The discoverers of anesthetics are classed
among the greatest benefactors of humanity, because it is believed
that ether, chloroform, cocaine and similar nerve-paralyzing agents
have greatly lessened the sum of human suffering. I doubt, however,
that this is true.
Anesthetics have made surgery technically
easy and have done away with the pain caused directly by the incisions;
but on the other hand, these marvelous effects of pain-killing
drugs have encouraged indiscriminate and unnecessary operations
to such an extent that at least nine-tenths of all the surgical
operations performed today are uncalled for. In most instances
these ill-advised mutilations are followed by lifelong weakness
and suffering, which far outweigh the temporary pains formerly
endured when unavoidable operations were performed without the
use of anesthesia.
We do not wish to be understood as condemning
unqualifiedly any and all surgical interventions in the treatment
of human ailments. An operation may occasionally be absolutely
necessary as a means of saving life. Surgery is also indicated
in cases of injury, such as wounds or fractured bones, in certain
obstetrical complications and in other affections of a purely
In all such cases anesthetics prevent
much suffering which cannot be avoided in any other way. But anyone
who has had an opportunity to watch the prolonged misery of the
victims of un-called-for operations will not doubt that anesthesia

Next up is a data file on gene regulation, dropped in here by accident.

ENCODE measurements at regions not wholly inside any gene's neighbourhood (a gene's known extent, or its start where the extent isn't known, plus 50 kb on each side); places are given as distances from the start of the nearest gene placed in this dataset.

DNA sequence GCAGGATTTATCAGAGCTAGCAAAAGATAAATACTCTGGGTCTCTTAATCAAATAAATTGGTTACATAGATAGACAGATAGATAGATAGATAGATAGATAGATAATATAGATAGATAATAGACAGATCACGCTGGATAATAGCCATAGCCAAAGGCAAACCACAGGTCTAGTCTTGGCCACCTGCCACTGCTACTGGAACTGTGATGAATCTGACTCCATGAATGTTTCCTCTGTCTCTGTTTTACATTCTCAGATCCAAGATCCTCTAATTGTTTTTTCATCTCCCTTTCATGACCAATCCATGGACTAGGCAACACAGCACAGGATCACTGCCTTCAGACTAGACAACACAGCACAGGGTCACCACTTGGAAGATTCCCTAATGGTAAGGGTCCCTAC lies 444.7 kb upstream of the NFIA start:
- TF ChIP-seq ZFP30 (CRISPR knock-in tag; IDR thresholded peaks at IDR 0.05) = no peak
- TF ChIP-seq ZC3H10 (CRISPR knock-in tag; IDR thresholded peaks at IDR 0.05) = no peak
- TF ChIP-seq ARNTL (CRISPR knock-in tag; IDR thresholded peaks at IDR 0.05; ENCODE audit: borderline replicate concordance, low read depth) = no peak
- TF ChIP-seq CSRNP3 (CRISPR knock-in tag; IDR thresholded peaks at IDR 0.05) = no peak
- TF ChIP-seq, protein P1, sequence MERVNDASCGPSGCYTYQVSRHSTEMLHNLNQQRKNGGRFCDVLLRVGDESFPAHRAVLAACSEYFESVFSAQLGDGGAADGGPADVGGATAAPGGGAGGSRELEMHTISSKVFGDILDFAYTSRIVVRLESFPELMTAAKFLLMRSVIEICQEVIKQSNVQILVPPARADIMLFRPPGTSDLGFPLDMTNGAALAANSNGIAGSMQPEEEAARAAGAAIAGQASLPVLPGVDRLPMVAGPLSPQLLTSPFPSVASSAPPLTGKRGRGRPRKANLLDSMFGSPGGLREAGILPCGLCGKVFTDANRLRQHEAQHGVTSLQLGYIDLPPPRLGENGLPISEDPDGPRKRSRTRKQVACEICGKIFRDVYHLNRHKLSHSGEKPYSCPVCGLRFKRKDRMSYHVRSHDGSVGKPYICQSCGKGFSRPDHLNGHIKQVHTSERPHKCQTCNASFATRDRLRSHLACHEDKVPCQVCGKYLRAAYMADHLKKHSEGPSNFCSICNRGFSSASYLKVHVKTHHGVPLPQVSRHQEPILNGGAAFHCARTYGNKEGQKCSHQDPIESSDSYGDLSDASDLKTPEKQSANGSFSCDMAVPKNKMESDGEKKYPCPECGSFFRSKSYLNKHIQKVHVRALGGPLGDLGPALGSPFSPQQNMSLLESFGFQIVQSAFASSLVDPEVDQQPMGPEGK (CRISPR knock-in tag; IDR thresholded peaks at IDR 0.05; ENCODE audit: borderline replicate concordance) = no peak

has been a two-edged sword which has inflicted many more wounds
than it has healed.
Many physicians have recognized more or
less distinctly the uselessness and harmfulness of "Old School"
medical treatment. Dissatisfied and disgusted with old-fashioned
drugging, they turn to surgery, convinced that in it they possess
an exact scientific method of curing ailments.
They seem to think that the surest way to cure a diseased organ
is to remove it with the knife--fine reasoning for school boys,
but not worthy of men of science.
I, for my part, cannot understand how
an organ can be cured after it has been extirpated and, preserved
in alcohol, adorns the specimen cabinet of the surgeon.
Destruction or Cure--Which Is Better?
"But," the surgeon says, "we
do not remove organs from the body unless they have become useless."
However, this claim is not borne out by
actual facts. During the past ten years thousands of patients
have come under our treatment,both in the sanitarium and in the
downtown offices, whose family physicians had declared that in
order to save their lives they must submit to the knife without
delay. With very few exceptions these people were cured by us
without using a poisonous drug, an antiseptic or a knife.
Several women who, years ago, were confronted
with removal of the ovaries, are today the joyful mothers of children.
Many of our former patients, who were treated by "Old School"
physicians for acute or chronic appendicitis and were strongly
urged to have the offending organ removed, are today alive and
well and still in possession of their vermiform appendices. Other
patients were threatened with operations for kidney, gall and
bladder stones; fibroid and other tumors; floating kidneys; stomach
troubles; intestinal and uterine disorders, not to mention the
multitude of children whose tonsils and adenoids were to have
been removed. All of these onetime surgical cases have escaped
the knife and are doing very well indeed with their bodies intact
and in possession of the full quota of organs given them by Nature.
Is it not better to cure a
diseased organ than to remove it? Nature Cure
proves every day that the better way is at the same time the easiest
Thousands of men and women operated upon
for some local ailment which could have been cured easily by natural